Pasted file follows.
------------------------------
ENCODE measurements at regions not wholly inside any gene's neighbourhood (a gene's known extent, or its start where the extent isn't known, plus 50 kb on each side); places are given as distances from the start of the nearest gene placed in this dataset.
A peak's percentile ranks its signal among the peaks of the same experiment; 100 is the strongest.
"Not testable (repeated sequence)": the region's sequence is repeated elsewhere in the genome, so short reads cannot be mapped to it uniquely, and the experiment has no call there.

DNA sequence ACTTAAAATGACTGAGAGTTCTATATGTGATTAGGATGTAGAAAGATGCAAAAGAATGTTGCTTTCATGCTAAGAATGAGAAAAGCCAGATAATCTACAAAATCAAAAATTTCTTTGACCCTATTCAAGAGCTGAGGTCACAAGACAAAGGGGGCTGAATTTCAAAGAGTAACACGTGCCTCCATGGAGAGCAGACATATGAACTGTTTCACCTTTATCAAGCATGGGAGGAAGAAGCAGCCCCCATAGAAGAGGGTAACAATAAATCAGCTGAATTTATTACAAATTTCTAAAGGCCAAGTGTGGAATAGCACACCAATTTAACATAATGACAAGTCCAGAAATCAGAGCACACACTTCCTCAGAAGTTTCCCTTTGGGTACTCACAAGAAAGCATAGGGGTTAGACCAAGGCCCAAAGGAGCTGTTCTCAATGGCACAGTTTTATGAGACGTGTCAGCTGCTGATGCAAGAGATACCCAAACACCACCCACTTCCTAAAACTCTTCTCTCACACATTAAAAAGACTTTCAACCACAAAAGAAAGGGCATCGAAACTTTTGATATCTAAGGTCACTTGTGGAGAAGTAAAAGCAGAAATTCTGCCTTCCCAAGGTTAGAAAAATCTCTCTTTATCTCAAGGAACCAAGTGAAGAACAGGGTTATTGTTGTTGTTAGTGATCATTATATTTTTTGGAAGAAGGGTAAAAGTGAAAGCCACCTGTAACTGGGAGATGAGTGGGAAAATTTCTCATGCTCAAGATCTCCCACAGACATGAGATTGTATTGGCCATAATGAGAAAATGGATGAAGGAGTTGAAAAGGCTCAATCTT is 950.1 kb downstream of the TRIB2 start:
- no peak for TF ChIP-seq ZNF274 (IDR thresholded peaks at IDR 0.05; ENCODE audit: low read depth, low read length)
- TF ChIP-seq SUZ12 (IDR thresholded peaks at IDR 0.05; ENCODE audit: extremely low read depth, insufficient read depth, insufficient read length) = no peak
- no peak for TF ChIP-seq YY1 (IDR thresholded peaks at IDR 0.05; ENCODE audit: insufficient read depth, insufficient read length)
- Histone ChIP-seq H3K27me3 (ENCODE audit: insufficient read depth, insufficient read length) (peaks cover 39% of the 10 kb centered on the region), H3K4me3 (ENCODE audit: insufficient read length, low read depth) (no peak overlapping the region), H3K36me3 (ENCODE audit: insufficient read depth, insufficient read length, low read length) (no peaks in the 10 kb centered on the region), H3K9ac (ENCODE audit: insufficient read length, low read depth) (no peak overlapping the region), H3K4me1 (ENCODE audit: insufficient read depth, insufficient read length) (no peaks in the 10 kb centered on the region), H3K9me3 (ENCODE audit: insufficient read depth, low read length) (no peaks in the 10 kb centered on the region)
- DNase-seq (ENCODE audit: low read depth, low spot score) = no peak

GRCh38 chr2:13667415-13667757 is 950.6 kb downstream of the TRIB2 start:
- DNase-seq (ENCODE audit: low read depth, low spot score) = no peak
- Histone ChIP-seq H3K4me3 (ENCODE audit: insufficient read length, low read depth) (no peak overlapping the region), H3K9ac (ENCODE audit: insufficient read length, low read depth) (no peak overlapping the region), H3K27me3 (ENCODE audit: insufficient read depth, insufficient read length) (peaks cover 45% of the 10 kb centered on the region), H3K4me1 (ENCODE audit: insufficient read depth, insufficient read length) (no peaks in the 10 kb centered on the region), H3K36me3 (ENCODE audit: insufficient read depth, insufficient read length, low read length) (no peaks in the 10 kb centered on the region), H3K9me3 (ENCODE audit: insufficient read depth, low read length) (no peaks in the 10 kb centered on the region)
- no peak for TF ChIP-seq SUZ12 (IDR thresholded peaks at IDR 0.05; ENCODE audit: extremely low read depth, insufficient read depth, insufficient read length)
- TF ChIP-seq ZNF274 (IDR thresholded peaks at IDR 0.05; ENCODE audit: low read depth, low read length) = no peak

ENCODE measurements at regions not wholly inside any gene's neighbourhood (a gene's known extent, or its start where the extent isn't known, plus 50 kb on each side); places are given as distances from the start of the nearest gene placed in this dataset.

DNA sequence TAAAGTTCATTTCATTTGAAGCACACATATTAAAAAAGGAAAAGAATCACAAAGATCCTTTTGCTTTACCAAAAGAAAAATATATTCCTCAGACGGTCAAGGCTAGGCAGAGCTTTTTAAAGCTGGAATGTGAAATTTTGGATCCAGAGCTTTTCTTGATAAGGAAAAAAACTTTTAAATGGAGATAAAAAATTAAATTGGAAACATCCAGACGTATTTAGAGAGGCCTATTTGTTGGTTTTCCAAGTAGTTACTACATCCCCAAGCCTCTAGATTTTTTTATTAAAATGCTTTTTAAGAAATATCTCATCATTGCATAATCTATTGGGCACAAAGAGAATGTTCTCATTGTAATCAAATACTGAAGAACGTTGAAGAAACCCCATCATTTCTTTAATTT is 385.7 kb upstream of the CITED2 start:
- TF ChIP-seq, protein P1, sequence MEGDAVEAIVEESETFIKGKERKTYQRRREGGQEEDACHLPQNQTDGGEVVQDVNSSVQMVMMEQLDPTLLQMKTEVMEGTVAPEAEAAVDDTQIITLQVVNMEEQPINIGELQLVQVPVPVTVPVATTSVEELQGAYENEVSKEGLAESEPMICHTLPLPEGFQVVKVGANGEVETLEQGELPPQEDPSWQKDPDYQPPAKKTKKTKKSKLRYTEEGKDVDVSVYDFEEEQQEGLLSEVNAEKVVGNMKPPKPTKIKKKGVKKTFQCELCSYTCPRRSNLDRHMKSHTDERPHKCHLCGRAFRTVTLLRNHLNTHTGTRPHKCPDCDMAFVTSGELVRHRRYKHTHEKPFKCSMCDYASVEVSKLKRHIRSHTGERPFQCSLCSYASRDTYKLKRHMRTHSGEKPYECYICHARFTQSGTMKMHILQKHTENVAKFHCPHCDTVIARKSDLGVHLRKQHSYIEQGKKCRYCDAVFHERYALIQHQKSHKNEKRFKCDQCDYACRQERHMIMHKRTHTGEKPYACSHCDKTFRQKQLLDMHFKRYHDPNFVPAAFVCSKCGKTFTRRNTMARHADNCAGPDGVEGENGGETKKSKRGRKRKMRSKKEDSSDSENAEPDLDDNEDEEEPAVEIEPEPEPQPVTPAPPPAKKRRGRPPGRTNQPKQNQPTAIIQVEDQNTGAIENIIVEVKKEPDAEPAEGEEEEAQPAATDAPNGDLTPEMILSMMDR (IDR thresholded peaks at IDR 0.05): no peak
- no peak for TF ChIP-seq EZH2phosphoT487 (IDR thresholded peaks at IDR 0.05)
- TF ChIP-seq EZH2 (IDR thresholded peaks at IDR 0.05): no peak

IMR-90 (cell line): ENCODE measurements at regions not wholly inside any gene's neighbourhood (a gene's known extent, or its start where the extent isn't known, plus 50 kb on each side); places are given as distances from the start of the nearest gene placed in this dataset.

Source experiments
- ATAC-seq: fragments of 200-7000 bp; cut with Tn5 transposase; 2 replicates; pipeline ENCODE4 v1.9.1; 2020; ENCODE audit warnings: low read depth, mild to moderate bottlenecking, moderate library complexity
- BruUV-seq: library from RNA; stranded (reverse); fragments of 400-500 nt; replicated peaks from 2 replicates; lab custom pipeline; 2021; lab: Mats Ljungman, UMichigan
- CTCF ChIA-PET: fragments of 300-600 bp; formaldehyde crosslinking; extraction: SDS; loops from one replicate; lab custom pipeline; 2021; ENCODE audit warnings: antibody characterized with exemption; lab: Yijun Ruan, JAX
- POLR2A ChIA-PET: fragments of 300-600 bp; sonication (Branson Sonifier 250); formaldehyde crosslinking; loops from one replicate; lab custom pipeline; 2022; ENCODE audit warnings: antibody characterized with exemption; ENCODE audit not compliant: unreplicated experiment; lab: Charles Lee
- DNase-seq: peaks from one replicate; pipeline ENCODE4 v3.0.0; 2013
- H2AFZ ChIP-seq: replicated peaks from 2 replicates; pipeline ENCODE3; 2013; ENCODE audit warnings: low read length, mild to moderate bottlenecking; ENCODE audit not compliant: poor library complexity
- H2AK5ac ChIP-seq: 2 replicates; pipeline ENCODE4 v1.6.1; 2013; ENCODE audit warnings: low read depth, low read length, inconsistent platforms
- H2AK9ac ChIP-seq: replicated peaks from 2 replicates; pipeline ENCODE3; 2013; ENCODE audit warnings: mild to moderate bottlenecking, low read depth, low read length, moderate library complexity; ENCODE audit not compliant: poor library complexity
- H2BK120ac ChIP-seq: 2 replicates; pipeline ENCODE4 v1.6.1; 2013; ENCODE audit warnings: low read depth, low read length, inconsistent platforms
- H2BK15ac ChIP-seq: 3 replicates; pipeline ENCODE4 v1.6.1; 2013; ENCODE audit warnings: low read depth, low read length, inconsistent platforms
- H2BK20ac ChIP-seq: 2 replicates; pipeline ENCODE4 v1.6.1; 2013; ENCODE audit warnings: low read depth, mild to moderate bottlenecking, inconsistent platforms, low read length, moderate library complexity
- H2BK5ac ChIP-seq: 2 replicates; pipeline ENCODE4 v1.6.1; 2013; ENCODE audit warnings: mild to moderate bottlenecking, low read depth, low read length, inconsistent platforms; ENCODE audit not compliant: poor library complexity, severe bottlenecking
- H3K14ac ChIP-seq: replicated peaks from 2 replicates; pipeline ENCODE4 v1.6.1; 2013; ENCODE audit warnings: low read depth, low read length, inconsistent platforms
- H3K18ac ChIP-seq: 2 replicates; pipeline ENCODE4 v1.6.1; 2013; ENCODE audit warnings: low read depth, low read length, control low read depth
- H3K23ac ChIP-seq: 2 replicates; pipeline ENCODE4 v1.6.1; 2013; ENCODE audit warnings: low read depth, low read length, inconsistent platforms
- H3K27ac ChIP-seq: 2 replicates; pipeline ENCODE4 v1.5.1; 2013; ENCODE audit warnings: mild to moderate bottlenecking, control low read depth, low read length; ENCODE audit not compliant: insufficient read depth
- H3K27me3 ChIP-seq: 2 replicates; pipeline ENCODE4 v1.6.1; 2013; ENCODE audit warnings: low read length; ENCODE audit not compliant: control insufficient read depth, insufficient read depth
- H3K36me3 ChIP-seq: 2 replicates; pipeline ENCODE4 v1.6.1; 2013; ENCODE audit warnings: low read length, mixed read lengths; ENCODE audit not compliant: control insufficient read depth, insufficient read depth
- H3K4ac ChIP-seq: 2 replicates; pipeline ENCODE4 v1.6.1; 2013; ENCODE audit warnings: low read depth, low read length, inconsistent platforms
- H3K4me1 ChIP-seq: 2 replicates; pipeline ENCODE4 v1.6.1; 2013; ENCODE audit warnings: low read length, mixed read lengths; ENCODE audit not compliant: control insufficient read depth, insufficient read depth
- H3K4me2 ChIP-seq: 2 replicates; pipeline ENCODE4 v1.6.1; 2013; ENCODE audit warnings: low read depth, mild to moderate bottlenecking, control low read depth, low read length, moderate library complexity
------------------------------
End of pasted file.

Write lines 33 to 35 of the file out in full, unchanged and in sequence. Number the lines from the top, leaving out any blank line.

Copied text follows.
- H2BK5ac ChIP-seq: 2 replicates; pipeline ENCODE4 v1.6.1; 2013; ENCODE audit warnings: mild to moderate bottlenecking, low read depth, low read length, inconsistent platforms; ENCODE audit not compliant: poor library complexity, severe bottlenecking
- H3K14ac ChIP-seq: replicated peaks from 2 replicates; pipeline ENCODE4 v1.6.1; 2013; ENCODE audit warnings: low read depth, low read length, inconsistent platforms
- H3K18ac ChIP-seq: 2 replicates; pipeline ENCODE4 v1.6.1; 2013; ENCODE audit warnings: low read depth, low read length, control low read depth